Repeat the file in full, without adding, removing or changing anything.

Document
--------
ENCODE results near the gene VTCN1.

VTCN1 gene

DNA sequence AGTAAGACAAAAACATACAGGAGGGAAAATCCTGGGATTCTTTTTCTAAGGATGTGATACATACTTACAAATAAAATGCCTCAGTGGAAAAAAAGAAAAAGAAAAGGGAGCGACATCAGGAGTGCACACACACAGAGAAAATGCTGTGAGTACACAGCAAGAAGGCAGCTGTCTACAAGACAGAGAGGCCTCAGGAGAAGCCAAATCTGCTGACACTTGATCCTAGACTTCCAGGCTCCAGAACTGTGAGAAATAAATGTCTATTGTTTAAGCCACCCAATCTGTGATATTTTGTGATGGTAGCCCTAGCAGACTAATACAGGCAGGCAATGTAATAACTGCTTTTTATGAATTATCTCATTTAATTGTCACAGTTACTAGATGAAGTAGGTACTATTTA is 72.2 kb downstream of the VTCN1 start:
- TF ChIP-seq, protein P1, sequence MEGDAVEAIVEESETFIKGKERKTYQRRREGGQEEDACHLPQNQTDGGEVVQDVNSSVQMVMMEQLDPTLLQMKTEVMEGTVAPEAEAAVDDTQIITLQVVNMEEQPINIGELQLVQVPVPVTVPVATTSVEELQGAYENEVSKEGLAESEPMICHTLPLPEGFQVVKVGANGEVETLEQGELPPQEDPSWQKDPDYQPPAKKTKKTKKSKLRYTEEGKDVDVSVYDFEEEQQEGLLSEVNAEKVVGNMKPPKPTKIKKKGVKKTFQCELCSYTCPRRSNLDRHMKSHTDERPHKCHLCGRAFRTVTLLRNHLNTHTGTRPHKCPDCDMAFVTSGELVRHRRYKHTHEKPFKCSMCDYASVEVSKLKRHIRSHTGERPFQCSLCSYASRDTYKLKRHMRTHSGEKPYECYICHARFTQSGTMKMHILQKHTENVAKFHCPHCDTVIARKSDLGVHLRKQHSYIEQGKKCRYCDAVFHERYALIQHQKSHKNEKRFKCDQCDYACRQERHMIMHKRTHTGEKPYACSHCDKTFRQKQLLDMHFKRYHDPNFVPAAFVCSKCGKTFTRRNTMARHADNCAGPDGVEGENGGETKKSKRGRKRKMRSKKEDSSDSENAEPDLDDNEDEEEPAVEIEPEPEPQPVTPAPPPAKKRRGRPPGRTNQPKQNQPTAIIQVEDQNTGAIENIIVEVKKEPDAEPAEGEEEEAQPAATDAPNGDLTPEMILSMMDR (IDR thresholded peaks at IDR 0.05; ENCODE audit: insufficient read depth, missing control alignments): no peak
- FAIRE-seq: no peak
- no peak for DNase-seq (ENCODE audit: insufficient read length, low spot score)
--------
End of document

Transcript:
ENCODE results near the gene VTCN1.

VTCN1 gene

DNA sequence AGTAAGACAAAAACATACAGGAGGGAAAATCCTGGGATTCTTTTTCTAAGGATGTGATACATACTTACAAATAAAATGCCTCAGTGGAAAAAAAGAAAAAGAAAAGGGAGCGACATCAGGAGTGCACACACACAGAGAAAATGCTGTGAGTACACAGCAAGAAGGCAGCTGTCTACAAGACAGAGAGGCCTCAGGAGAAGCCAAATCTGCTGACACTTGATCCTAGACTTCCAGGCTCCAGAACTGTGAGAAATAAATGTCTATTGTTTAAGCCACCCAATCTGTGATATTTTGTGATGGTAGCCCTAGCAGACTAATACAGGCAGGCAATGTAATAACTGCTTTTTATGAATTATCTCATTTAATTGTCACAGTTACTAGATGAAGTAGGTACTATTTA is 72.2 kb downstream of the VTCN1 start:
- TF ChIP-seq, protein P1, sequence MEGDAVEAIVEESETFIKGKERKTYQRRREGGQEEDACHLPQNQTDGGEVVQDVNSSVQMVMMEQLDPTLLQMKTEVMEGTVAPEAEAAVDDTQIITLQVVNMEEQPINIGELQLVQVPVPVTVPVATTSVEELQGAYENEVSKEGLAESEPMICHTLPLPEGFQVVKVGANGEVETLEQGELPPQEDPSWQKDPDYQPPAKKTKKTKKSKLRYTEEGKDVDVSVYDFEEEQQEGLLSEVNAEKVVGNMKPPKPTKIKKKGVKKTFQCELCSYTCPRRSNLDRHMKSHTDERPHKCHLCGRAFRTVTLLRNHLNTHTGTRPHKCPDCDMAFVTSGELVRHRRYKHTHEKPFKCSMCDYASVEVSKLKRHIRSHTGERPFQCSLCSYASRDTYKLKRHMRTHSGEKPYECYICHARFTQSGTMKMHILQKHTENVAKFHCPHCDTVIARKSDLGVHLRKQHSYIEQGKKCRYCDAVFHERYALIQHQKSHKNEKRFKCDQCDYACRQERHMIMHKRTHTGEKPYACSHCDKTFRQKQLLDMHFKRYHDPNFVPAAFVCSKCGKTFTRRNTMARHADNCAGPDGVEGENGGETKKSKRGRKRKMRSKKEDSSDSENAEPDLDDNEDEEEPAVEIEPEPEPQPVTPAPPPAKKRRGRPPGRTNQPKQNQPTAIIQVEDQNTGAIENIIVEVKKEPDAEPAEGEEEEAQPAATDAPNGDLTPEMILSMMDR (IDR thresholded peaks at IDR 0.05; ENCODE audit: insufficient read depth, missing control alignments): no peak
- FAIRE-seq: no peak
- no peak for DNase-seq (ENCODE audit: insufficient read length, low spot score)